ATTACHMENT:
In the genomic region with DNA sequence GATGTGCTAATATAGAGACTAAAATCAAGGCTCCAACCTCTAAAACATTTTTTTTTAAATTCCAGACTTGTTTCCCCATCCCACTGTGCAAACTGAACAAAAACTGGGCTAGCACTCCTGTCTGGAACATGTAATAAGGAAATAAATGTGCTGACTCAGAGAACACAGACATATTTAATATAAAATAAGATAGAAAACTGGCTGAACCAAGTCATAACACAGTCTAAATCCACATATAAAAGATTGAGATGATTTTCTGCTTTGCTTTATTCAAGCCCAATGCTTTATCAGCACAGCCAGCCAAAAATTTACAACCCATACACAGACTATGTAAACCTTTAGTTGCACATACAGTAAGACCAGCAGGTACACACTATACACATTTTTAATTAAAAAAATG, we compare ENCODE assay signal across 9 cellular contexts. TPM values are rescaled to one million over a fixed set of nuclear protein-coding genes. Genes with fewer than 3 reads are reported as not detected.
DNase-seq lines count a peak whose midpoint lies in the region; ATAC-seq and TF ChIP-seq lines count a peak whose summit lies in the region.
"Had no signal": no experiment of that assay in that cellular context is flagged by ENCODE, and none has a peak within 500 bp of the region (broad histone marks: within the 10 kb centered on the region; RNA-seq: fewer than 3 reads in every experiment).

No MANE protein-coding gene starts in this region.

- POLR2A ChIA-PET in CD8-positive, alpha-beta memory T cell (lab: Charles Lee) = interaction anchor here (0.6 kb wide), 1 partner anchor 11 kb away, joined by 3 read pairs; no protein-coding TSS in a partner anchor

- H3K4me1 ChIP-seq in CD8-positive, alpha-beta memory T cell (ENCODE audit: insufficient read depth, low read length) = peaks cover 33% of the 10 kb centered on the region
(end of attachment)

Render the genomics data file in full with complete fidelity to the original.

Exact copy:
In the genomic region with DNA sequence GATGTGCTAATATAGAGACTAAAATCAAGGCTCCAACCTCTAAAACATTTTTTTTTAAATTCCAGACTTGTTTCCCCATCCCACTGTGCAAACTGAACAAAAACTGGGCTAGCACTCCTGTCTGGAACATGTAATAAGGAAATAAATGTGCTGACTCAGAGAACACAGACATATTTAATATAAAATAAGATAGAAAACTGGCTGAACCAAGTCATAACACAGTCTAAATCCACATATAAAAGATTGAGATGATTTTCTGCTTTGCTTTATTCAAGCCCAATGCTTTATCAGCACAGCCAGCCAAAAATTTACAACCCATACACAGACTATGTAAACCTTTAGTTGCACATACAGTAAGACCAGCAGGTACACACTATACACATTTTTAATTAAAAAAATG, we compare ENCODE assay signal across 9 cellular contexts. TPM values are rescaled to one million over a fixed set of nuclear protein-coding genes. Genes with fewer than 3 reads are reported as not detected.
DNase-seq lines count a peak whose midpoint lies in the region; ATAC-seq and TF ChIP-seq lines count a peak whose summit lies in the region.
"Had no signal": no experiment of that assay in that cellular context is flagged by ENCODE, and none has a peak within 500 bp of the region (broad histone marks: within the 10 kb centered on the region; RNA-seq: fewer than 3 reads in every experiment).

No MANE protein-coding gene starts in this region.

- POLR2A ChIA-PET in CD8-positive, alpha-beta memory T cell (lab: Charles Lee) = interaction anchor here (0.6 kb wide), 1 partner anchor 11 kb away, joined by 3 read pairs; no protein-coding TSS in a partner anchor

- H3K4me1 ChIP-seq in CD8-positive, alpha-beta memory T cell (ENCODE audit: insufficient read depth, low read length) = peaks cover 33% of the 10 kb centered on the region